Adam Coon has made some incredible adjustments. He is a brilliant guy. You can listen to his interviews, he believes that he might have had an easy draw at the World Championships? Who knows? I don’t know if there is such a thing as an easy draw at the Worlds. He did have a good path, but he still had to wrestle those matches — and he went out and took those matches to his opponents in the same manner.
But he also realized that he needed to make some adjustments because people aren’t going to just let him bodylock. He started to work on some other skills on the feet but the most impressive thing he improved on is his par terre offense. He and his coaches from Michigan are doing an incredible job preparing him and getting him ready. I’ve only had one camp with Adam (this year) and we worked on that gutwrench for three practices. I didn’t get a chance to see him use it. He actually tried a few lifts at the Pan Ams so you can tell he’s trying to add some new skills to his repertoire. He is going to come into this World Championships as hungry as a guy who has never medaled because he feels like he has something to prove.
5PM: No one can say he had an easy draw unless they believed he was going to beat Eduard Popp from Germany, which I did not. If people have a brain, they would know that was a match he probably wasn’t supposed to win and then he dumped Popp and pinned him.
ML: Yes, but I think that’s what makes him so hungry to keep making adjustments and improvements, changing up things, and adding. You know, he’s not making big, gross changes. Adam still has a build for a bodylock. He has those long, long arms and knows how to move his opponent, get their feet moving. He has four or five different attacks from the bodylock position, as well. He can twist, he can suplex, run guys over, break them down. He has many versatile attacks from there. But — he might not get to that bodylock this year because people are going to stay away from him, so he’s adding other scoring opportunities and I have some things in mind for camp that I want to share with him.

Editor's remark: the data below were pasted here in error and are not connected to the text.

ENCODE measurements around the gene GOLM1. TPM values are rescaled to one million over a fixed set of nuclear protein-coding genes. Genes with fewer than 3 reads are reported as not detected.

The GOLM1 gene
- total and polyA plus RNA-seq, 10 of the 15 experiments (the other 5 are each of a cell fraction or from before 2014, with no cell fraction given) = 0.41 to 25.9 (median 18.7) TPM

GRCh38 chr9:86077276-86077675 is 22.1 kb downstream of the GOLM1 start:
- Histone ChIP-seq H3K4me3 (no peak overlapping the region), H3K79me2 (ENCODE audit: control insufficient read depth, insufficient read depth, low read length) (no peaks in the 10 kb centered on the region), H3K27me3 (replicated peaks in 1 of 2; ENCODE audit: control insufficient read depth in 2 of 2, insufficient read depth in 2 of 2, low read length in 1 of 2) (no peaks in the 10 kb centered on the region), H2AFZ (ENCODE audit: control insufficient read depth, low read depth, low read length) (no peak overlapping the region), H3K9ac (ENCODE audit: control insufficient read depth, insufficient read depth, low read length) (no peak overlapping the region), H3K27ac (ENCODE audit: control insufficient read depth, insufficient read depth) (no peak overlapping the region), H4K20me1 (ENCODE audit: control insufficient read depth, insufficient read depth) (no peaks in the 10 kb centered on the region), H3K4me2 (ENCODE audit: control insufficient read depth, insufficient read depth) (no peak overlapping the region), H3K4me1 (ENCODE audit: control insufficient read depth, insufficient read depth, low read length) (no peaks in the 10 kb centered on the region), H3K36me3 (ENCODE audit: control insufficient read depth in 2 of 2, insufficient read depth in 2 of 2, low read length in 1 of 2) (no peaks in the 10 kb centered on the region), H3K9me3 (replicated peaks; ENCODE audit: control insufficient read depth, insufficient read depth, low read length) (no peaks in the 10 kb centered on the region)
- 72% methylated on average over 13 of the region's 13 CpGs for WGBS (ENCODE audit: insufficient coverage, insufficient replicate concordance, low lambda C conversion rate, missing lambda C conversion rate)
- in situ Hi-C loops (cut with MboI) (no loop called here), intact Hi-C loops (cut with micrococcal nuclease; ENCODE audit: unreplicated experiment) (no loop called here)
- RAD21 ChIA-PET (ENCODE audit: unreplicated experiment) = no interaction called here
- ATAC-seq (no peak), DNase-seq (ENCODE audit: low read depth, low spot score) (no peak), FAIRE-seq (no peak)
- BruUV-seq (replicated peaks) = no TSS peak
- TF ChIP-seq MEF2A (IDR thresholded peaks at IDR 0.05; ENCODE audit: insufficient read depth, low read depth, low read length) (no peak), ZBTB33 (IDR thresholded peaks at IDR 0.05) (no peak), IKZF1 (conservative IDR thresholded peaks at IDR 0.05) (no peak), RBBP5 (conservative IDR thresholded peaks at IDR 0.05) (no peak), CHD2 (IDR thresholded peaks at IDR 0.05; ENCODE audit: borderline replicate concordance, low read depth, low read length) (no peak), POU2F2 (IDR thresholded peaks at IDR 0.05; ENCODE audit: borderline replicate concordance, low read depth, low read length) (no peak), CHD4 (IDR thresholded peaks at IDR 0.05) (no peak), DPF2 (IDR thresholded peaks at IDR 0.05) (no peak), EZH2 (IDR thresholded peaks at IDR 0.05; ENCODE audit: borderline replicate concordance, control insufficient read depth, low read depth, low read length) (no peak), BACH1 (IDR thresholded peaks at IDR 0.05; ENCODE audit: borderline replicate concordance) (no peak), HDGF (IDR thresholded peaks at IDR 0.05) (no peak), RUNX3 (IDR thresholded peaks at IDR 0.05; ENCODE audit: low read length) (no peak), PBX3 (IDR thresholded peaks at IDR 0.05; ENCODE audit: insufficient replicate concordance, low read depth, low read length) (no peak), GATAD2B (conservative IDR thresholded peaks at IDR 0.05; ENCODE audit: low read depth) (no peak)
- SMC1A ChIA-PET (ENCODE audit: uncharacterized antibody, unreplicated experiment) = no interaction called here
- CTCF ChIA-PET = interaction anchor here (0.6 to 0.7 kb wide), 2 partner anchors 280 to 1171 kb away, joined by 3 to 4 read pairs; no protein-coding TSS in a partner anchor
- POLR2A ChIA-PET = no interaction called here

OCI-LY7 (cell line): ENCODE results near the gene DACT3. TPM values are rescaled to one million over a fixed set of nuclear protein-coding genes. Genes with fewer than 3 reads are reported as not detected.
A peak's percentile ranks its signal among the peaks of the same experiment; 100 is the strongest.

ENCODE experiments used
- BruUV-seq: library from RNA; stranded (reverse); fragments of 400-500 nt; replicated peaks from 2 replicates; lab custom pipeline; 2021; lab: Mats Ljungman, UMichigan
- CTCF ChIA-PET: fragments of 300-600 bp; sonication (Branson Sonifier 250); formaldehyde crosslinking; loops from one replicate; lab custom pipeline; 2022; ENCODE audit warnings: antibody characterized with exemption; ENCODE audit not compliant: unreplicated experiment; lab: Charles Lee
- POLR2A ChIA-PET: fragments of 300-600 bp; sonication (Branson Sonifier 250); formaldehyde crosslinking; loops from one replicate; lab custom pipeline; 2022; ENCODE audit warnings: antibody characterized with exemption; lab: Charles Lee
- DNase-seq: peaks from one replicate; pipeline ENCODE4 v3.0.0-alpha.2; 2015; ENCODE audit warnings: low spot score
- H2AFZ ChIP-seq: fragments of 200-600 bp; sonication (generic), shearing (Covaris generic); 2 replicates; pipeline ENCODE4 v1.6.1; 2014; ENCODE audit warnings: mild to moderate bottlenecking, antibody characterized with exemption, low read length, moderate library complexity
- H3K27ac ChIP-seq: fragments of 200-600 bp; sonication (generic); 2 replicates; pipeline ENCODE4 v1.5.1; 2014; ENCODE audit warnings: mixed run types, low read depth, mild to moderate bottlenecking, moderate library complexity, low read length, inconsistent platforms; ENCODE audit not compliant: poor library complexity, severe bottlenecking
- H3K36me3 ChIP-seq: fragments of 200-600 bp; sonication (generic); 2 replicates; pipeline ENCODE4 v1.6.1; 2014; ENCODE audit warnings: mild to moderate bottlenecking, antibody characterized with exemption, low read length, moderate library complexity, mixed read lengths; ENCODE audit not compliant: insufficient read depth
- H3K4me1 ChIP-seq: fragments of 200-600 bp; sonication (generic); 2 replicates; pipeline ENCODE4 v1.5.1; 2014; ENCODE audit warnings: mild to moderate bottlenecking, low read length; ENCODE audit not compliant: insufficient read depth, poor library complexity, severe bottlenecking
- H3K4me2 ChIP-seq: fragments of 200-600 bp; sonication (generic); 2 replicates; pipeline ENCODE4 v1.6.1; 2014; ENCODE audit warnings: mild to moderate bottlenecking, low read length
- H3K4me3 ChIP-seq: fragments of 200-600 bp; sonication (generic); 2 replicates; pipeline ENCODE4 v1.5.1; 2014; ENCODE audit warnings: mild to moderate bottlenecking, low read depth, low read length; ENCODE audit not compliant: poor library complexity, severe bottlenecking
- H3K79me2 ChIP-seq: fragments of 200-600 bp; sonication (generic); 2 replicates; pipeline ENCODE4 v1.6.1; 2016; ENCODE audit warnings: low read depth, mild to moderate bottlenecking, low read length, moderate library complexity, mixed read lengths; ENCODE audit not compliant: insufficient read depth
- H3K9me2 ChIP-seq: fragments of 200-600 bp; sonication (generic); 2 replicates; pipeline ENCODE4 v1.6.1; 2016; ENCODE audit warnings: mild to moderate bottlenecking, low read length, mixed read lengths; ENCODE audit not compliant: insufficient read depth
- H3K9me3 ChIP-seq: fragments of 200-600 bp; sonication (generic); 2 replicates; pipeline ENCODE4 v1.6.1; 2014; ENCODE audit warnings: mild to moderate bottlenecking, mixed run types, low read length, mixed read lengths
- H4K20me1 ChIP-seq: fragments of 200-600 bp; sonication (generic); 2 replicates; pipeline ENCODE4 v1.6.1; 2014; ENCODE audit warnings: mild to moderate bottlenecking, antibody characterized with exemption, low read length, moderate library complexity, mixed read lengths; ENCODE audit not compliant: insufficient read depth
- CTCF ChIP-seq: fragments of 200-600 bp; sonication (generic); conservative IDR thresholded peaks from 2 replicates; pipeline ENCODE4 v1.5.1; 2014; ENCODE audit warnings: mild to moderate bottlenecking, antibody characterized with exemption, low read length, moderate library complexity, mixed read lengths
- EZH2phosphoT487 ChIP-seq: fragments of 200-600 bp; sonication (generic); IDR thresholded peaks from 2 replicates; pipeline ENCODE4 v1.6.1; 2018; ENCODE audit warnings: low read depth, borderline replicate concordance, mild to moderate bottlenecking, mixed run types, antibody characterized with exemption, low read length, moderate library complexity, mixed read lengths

But I am really excited to have Adam Coon on our Team again this year. The fact that he wasn’t in Final X for freestyle allowed him to prepare superbly and he did an outstanding job. And so did Cohlton.
Personally, I didn’t know what to expect. There were people who were predicting hard one way and there were people predicting hard the other way. The majority of the average fans probably picked Adam because of his accolades in the NCAA. The hardcore Greco fans were really leaning more towards Man, I think Cohlton Schultz can take this guy. But the size was a huge factor and the strength was a huge factor. Coon said it himself, that Cohlton would have tech’ed the 18-year-old version of Adam (laughs). And I believe that to be true. But he’s not wrestling the 18-year-old version of Adam Coon, he is wrestling a returning silver medalist from the World Championships who is hungry to go out and get us another medal for the United States. So I am really excited about Adam’s prospects this year.
5PM: I’ve said this, that if you would have told most people Ray Bunker was going to be a World Team member this year, they would have laughed. No one is laughing anymore. And he didn’t just win his spot, he did so fairly decisively over an excellent opponent. What do you see about Bunker that jumps out the most?
ML: The first thing that comes to mind when it comes to mind with Ray Bunker is consistency. He is consistently improving, he is consistently a professional on and off the mat. Everything he does is with purpose and intent. He is very cognitive of what he is doing. I’ve seen him at camp and he makes so many sacrifices. So, it’s not a surprise to me. He has beaten some great guys. He beat RaVaughn Perkins, who has been an outstanding representative at the World level, has won many medals for us overseas, and has done a great job. There are some other talented guys in there. (Alex) Mossing is no joke, he is on his way up.